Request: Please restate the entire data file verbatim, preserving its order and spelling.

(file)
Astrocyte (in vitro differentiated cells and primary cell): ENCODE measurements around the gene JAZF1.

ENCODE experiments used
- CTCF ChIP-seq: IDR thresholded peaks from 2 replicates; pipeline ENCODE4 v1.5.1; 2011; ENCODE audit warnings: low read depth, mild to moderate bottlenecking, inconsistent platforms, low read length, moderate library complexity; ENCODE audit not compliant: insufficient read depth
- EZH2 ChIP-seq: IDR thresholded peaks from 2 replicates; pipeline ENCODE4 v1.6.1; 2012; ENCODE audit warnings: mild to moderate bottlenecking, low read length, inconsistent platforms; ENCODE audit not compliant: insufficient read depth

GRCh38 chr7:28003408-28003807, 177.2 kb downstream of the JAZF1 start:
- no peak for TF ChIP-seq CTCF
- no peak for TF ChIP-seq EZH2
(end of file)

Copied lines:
Astrocyte (in vitro differentiated cells and primary cell): ENCODE measurements around the gene JAZF1.

ENCODE experiments used
- CTCF ChIP-seq: IDR thresholded peaks from 2 replicates; pipeline ENCODE4 v1.5.1; 2011; ENCODE audit warnings: low read depth, mild to moderate bottlenecking, inconsistent platforms, low read length, moderate library complexity; ENCODE audit not compliant: insufficient read depth
- EZH2 ChIP-seq: IDR thresholded peaks from 2 replicates; pipeline ENCODE4 v1.6.1; 2012; ENCODE audit warnings: mild to moderate bottlenecking, low read length, inconsistent platforms; ENCODE audit not compliant: insufficient read depth

GRCh38 chr7:28003408-28003807, 177.2 kb downstream of the JAZF1 start:
- no peak for TF ChIP-seq CTCF
- no peak for TF ChIP-seq EZH2